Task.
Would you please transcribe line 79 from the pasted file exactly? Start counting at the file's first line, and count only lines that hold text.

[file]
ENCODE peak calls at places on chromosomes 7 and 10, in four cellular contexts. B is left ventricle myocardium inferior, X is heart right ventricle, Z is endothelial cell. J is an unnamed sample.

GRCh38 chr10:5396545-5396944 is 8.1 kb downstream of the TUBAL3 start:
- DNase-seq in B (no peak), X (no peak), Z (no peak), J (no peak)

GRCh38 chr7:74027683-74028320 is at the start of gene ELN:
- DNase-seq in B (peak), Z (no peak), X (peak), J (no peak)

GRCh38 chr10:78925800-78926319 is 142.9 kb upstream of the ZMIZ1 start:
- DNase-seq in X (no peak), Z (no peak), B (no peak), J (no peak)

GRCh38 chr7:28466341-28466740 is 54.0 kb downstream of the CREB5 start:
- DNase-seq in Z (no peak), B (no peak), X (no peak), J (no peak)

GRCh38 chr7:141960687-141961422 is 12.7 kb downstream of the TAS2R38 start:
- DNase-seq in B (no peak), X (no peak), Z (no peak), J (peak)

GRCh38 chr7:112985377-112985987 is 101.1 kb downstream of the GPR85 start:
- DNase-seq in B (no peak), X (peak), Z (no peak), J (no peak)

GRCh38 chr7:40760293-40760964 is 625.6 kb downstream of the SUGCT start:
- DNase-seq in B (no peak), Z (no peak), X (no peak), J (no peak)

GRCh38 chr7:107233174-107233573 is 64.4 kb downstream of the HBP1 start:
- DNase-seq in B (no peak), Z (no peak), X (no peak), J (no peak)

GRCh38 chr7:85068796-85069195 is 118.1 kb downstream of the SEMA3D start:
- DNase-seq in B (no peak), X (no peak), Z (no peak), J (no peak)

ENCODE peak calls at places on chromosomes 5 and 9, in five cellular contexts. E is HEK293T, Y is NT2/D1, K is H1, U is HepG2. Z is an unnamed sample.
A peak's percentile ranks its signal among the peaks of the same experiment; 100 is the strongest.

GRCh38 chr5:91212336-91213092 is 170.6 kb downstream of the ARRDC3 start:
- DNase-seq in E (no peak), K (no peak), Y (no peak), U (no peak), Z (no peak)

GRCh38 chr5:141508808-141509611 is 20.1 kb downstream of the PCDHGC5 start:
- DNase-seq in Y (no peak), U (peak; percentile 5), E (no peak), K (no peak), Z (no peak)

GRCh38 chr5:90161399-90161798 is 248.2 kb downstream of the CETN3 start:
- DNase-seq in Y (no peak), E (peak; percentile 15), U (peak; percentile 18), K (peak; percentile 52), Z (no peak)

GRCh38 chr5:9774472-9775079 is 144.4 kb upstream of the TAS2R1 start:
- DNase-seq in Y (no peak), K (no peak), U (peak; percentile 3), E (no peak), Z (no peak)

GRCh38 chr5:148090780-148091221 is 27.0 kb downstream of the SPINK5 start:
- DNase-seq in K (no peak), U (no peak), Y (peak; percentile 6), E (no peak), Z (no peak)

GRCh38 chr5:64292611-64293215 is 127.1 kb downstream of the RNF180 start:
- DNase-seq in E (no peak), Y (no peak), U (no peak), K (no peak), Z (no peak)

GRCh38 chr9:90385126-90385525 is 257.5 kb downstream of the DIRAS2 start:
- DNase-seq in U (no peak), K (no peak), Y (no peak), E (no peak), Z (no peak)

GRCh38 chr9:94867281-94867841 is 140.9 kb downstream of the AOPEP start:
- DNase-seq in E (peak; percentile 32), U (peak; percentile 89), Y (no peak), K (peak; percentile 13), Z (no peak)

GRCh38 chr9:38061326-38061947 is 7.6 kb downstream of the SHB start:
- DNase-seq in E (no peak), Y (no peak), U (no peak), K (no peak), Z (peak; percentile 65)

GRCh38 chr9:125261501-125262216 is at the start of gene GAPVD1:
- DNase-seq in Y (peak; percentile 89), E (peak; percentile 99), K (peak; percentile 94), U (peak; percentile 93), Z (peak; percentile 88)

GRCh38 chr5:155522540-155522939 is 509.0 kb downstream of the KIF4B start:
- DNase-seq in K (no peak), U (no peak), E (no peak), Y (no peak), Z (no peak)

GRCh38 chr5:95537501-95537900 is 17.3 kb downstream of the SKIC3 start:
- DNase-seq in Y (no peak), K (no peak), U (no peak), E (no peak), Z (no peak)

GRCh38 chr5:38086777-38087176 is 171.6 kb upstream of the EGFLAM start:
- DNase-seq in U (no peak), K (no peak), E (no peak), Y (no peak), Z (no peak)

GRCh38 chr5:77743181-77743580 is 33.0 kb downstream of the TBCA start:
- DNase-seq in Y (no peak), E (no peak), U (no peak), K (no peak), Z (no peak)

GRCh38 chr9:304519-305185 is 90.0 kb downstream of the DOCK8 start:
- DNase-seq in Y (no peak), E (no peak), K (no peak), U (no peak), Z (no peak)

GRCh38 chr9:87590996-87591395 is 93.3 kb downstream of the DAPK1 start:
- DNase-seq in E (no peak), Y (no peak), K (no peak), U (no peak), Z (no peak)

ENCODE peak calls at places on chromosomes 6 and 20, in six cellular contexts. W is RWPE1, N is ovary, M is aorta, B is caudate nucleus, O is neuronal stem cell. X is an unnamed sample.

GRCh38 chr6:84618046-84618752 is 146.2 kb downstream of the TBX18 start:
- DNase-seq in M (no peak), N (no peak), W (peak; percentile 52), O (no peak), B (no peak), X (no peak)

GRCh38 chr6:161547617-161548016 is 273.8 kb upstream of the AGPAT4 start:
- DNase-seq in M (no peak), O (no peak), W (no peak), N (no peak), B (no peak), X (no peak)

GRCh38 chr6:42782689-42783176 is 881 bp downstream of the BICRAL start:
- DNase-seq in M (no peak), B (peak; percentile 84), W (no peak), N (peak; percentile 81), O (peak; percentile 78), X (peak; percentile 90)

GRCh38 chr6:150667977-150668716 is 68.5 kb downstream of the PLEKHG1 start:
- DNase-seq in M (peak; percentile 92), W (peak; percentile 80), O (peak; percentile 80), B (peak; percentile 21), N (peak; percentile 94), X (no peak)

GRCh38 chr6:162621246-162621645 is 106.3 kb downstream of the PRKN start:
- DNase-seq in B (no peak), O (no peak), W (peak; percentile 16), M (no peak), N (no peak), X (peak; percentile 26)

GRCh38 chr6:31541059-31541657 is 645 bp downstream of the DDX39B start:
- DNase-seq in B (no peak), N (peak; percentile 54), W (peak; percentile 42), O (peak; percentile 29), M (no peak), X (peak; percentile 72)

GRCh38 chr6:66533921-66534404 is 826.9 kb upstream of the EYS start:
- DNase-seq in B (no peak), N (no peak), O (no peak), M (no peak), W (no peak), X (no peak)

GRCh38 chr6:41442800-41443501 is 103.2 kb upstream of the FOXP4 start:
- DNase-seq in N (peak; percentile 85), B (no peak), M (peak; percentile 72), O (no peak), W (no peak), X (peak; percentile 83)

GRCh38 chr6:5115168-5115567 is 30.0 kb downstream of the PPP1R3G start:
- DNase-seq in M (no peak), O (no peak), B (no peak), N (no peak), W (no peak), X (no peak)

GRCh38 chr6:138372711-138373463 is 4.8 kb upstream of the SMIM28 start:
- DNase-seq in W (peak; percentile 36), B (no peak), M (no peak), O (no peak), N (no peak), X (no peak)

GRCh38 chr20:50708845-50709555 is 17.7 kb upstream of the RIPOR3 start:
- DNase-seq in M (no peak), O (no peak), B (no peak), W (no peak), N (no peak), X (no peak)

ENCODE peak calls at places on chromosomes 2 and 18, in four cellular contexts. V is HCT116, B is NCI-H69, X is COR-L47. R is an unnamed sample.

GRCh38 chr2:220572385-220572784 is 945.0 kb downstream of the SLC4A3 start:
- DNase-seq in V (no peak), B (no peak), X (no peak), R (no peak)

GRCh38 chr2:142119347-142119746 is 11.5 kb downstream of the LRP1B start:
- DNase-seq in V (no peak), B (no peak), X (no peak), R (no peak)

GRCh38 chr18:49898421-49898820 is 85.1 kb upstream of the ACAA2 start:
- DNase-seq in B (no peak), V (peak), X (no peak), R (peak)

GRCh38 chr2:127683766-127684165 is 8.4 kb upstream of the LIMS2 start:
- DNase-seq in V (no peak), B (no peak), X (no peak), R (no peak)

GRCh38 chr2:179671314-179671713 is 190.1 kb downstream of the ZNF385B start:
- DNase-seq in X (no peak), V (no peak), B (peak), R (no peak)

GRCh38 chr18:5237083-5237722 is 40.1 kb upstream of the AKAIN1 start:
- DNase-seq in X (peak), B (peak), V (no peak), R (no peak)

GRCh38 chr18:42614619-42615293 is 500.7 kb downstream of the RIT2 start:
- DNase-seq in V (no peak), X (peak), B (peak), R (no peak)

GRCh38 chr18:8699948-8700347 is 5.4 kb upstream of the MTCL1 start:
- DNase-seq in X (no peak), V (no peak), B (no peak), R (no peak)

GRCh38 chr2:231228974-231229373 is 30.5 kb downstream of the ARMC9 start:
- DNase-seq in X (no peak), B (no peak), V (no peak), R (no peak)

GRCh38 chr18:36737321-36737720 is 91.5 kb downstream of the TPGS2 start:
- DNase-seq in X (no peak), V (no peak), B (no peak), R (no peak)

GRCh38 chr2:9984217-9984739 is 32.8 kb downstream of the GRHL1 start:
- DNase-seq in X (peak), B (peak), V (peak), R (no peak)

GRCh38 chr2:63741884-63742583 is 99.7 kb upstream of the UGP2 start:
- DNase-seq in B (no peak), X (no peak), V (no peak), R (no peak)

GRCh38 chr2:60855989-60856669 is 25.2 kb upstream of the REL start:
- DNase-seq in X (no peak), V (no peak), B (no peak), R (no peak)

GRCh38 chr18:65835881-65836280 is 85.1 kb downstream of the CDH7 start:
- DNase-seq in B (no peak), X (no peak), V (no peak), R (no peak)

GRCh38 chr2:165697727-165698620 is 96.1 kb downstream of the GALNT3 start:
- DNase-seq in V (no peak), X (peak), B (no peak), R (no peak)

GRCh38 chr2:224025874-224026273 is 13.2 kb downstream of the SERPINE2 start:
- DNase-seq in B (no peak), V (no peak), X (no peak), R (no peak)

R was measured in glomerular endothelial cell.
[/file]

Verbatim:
- DNase-seq in V (no peak), B (no peak), X (no peak), R (no peak)